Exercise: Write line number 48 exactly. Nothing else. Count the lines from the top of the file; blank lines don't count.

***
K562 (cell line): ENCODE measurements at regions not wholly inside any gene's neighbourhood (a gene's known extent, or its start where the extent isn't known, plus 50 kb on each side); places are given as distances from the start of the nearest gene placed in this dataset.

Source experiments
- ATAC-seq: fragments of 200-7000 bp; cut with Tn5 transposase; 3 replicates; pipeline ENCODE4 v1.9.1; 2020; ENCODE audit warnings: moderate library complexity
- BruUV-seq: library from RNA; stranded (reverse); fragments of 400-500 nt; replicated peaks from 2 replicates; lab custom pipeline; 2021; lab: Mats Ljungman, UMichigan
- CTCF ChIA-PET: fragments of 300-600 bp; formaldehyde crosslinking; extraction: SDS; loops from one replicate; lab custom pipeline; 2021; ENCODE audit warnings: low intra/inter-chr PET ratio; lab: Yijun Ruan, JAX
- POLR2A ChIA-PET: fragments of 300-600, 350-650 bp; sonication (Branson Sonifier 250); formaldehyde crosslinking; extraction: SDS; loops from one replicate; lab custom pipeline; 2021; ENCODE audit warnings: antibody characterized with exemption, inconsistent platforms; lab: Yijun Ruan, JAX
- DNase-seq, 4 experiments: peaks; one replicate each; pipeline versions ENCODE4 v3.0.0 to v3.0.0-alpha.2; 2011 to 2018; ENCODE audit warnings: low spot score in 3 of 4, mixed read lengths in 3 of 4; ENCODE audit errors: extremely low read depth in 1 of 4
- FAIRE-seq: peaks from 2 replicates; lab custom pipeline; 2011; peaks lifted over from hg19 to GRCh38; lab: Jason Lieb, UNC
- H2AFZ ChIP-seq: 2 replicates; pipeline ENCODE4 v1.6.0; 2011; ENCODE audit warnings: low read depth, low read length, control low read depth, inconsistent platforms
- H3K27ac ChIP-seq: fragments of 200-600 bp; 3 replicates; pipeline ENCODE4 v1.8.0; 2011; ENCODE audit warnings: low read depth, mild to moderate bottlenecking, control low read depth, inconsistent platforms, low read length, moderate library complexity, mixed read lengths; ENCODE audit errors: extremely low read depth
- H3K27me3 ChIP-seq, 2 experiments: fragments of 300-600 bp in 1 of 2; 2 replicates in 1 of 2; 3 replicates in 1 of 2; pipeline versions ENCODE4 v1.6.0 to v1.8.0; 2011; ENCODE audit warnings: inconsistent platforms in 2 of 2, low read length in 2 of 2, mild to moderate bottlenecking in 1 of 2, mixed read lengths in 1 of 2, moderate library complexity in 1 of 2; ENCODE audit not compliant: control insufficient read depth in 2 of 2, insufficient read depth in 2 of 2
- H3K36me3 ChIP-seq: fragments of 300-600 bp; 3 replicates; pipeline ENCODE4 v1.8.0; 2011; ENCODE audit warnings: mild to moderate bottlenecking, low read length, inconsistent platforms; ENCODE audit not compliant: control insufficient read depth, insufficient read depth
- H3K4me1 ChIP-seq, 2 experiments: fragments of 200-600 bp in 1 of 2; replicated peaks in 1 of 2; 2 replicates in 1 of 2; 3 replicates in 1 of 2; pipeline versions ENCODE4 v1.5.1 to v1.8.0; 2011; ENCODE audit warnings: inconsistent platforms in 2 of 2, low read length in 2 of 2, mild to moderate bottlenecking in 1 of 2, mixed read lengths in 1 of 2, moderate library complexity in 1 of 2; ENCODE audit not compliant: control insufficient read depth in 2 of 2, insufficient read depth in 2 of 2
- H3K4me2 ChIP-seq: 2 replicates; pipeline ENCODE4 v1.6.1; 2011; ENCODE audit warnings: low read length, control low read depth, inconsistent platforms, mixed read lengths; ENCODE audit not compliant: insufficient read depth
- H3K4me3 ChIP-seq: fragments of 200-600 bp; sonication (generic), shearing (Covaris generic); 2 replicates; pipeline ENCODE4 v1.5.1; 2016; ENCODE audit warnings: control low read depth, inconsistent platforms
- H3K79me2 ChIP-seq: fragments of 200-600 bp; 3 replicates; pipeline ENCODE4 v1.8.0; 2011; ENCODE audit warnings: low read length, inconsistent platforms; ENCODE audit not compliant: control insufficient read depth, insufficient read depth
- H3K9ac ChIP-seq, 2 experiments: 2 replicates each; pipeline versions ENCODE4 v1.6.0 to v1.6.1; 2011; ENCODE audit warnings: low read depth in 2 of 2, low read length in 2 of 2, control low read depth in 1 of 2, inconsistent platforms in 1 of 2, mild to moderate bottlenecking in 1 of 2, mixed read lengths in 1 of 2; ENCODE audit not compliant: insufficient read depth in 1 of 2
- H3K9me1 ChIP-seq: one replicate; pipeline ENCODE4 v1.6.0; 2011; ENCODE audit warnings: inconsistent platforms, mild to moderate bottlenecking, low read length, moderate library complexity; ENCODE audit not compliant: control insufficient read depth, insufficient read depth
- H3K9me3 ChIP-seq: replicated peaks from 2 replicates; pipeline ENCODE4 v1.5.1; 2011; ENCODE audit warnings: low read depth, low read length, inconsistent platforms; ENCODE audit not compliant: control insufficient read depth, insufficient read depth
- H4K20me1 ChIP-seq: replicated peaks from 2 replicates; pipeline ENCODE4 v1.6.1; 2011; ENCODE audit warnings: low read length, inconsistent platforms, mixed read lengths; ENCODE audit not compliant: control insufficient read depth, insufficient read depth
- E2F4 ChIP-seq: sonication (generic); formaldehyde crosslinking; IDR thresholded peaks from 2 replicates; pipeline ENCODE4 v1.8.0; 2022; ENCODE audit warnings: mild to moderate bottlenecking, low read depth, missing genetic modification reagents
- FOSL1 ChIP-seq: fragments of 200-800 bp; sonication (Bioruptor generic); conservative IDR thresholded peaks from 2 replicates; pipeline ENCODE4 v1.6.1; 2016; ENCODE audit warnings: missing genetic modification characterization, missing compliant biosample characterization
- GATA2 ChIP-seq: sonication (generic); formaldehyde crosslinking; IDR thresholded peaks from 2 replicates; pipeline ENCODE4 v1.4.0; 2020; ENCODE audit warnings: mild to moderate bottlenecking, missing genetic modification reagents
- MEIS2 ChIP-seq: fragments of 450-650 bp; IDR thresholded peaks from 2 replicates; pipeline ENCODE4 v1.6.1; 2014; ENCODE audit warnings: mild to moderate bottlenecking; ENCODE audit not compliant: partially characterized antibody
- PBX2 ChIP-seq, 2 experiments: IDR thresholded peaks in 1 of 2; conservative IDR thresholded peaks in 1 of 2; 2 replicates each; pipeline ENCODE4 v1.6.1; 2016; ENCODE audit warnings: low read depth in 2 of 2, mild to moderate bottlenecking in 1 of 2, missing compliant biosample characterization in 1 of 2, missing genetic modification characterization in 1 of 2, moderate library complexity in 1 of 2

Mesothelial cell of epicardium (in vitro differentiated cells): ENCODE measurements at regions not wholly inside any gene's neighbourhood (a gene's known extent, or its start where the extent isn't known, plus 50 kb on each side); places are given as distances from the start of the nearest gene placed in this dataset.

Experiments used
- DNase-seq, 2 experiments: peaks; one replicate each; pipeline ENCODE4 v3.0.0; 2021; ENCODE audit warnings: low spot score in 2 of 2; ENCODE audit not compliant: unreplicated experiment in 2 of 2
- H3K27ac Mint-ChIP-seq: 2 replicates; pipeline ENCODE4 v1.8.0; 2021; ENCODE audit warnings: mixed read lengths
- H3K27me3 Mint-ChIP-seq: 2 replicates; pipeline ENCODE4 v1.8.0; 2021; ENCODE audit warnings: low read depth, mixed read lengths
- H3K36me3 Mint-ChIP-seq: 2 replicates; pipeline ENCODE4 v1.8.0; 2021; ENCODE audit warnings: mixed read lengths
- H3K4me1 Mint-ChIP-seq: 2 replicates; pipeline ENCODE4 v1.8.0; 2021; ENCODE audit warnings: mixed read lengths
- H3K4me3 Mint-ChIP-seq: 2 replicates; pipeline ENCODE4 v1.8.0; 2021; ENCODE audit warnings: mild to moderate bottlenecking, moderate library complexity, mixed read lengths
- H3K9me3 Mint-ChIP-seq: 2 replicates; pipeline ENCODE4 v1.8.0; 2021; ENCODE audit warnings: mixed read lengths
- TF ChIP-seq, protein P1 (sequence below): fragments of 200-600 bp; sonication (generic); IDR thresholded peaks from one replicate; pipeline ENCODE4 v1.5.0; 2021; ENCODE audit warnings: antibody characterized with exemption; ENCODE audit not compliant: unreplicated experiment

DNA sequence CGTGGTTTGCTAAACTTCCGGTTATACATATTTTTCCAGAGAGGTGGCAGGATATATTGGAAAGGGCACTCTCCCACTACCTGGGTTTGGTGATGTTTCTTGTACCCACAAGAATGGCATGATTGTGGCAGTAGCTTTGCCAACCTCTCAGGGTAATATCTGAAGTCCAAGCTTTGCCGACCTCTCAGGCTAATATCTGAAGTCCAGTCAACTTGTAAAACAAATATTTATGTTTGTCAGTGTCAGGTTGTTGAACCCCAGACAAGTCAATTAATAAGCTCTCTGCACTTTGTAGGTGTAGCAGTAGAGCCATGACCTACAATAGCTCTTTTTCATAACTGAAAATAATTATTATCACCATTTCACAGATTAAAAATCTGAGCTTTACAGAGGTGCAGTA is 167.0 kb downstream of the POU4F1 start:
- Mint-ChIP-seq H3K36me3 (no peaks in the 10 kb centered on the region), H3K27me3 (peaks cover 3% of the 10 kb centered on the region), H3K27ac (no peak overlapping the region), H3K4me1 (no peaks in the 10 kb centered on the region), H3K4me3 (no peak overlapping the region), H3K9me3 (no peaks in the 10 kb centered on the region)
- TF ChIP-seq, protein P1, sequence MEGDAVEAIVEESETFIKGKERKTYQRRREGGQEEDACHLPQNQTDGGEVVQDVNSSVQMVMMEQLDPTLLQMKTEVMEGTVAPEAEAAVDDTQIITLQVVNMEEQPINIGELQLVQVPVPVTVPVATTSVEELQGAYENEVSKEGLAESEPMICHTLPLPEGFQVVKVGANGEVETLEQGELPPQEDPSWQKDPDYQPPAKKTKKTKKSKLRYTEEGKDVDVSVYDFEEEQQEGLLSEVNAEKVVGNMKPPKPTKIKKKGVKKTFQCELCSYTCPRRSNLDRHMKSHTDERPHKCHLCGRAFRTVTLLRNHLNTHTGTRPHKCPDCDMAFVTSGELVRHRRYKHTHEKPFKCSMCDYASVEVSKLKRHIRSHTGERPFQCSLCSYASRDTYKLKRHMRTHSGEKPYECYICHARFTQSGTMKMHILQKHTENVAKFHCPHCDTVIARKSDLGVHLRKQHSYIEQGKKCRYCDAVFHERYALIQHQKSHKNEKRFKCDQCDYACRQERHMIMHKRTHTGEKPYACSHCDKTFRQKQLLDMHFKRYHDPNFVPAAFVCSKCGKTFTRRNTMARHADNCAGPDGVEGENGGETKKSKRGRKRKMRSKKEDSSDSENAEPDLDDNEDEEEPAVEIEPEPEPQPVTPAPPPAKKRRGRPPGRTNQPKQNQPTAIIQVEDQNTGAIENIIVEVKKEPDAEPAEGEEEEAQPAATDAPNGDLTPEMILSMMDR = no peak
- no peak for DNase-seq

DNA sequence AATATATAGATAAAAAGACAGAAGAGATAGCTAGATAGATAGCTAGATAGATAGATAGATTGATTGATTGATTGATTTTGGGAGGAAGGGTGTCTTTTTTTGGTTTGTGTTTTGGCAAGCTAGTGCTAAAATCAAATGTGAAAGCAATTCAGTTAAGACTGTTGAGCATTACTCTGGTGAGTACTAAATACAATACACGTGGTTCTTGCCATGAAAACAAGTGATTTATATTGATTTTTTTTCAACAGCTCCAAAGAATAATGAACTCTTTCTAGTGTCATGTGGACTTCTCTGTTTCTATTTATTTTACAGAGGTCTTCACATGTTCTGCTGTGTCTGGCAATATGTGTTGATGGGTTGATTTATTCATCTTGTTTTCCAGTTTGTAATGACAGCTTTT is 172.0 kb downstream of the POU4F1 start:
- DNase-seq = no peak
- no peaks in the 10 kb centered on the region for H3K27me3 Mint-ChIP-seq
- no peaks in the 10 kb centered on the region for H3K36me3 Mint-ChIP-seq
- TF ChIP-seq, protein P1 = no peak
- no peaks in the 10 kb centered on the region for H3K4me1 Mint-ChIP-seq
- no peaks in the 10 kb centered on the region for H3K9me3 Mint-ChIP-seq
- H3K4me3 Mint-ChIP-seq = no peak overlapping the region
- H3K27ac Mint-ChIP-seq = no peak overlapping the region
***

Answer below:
- H3K27ac Mint-ChIP-seq = no peak overlapping the region